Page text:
The famous ecumenical document (1982) called “Baptism, Eucharist and Ministry” (BEM) puts it beautifully:

“The eucharist embraces all aspects of life. It is a representative act of thanksgiving and offering on behalf of the whole world. The Eucharistic celebration demands reconciliation and sharing among all those regarded as brothers and sisters in the one family of God and is a constant challenge in the search for appropriate relationships in social, economic and political life (Mt. 5;23f; 1Cor. 10:16f.; 1Cor. 11: 20-22; Gal. 3;28). All kinds of injustice, racism, separation and lack of freedom are radically challenged when we share in the body and blood of Christ…The eucharist shows us that our behaviour is inconsistent in face of the reconciling presence of God in human history: we are placed under continual judgement by the persistence of unjust relationships of all kinds in our society, the manifold divisions on account of human pride, material interest and power politics and, above all, the obstinacy of unjustifiable confessional oppositions within the body of Christ.” (No.20).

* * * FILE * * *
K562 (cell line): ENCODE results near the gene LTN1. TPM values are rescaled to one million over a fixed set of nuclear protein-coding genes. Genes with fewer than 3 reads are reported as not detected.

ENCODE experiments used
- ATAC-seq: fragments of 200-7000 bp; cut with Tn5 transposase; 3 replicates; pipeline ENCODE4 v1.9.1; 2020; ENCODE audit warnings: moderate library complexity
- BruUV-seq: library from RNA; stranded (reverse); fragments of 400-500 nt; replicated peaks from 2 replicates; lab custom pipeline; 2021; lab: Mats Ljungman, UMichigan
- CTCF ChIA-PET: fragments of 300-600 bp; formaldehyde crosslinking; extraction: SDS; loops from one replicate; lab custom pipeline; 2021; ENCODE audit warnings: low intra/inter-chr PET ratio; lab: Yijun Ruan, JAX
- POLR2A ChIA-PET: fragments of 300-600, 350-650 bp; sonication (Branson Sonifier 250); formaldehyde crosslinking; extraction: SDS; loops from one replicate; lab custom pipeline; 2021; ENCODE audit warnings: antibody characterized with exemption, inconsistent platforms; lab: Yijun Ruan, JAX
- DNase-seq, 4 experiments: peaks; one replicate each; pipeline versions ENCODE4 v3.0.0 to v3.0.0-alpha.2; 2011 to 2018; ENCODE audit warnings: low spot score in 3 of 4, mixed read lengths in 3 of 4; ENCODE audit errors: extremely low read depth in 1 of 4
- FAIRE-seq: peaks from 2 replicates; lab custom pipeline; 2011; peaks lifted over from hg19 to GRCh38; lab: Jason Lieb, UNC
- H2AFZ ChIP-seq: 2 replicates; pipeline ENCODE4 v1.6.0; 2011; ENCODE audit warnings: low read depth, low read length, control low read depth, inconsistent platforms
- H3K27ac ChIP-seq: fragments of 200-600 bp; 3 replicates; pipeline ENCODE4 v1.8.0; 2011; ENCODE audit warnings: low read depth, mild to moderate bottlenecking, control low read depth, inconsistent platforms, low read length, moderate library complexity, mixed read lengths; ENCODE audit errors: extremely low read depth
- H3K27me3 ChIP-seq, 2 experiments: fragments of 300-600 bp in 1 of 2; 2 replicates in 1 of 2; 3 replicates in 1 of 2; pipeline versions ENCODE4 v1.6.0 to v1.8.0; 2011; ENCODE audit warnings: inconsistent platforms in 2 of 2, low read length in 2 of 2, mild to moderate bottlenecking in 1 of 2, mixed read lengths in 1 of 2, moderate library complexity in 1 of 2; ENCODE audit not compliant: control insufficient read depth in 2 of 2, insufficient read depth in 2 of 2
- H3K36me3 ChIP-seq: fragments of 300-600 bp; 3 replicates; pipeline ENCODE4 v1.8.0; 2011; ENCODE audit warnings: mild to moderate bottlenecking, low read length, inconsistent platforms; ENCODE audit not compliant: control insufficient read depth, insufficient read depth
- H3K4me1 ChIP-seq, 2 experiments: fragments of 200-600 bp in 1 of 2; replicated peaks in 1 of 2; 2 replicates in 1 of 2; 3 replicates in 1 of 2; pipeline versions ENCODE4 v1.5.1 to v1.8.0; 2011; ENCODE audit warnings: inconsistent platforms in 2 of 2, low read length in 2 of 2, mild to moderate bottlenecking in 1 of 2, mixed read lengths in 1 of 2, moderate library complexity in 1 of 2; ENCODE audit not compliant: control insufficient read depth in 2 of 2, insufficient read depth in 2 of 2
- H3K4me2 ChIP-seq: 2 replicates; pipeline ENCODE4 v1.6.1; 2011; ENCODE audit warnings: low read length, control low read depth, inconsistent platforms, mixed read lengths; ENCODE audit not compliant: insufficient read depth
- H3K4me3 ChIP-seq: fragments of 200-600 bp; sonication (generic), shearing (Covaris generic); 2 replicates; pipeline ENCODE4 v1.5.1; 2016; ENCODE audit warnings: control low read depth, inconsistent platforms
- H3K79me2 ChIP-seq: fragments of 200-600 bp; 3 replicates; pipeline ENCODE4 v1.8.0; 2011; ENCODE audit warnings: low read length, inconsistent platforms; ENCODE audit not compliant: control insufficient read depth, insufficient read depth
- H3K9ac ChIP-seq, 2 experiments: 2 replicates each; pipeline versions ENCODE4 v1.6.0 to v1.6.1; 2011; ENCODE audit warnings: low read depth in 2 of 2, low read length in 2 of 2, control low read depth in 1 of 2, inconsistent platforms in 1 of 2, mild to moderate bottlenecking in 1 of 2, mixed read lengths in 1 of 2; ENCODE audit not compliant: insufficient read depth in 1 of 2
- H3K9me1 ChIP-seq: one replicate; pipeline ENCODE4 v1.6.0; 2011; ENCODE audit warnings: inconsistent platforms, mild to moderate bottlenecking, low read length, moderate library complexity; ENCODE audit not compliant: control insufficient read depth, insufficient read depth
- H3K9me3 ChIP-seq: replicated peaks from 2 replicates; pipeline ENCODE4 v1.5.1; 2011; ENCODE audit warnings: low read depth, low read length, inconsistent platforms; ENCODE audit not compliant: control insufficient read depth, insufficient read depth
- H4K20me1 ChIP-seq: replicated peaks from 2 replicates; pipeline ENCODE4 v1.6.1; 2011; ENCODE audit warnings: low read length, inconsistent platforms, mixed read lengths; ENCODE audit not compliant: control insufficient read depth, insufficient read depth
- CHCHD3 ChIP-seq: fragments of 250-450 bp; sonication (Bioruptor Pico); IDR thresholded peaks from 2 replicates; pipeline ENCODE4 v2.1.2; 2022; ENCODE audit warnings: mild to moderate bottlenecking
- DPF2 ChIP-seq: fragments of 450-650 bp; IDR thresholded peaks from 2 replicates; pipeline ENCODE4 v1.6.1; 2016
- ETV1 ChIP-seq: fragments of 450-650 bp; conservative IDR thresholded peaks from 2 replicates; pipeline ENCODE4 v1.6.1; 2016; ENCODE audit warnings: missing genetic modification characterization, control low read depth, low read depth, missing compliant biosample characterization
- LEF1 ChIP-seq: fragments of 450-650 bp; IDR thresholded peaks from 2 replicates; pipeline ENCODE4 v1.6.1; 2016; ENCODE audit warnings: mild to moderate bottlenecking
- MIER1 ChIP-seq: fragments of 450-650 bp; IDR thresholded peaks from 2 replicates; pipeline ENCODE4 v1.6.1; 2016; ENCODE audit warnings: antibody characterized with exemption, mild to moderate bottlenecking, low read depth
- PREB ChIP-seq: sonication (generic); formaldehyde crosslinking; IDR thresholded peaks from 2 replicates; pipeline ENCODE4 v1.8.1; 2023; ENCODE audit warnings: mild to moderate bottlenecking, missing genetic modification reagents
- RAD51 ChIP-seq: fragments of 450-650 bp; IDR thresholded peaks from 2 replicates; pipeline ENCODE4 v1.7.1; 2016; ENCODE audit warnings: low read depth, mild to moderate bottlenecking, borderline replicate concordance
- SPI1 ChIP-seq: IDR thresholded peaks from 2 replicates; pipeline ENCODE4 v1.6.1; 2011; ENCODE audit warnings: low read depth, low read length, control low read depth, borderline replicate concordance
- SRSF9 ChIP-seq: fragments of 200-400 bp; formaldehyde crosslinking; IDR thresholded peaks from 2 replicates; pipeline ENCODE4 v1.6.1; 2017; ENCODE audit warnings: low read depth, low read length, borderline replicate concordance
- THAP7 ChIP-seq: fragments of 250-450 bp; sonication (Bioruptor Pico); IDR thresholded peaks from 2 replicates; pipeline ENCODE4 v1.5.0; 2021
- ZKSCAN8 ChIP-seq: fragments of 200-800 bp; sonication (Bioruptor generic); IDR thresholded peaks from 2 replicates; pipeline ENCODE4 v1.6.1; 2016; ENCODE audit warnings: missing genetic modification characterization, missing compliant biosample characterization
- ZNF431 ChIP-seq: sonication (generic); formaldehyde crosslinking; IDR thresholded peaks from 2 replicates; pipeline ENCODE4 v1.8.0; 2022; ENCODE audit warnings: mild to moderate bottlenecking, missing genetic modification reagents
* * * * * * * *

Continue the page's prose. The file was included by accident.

United in the Eucharist let us join Caritas India’s Lenten Campaign 2019 against hunger and disease and express our solidarity and commitment to wipe out malnutrition and to ensure adequate nutritious and healthy food for all our sisters and brothers of our country.

The Archdiocese of Delhi, through Chetanalaya, is specifically focusing on “fight against cancer” in 2019. We wish to adopt 5 villages in the Mewat district of Haryana, where the incidence of cancer is on the rise.

May this Lent 2019 be a spiritually rich and joyful journey with the Lord to know him and the power of his resurrection.

Yours sincerely in the Lord,
+ Anil J. T. Couto
  Archbishop of Delhi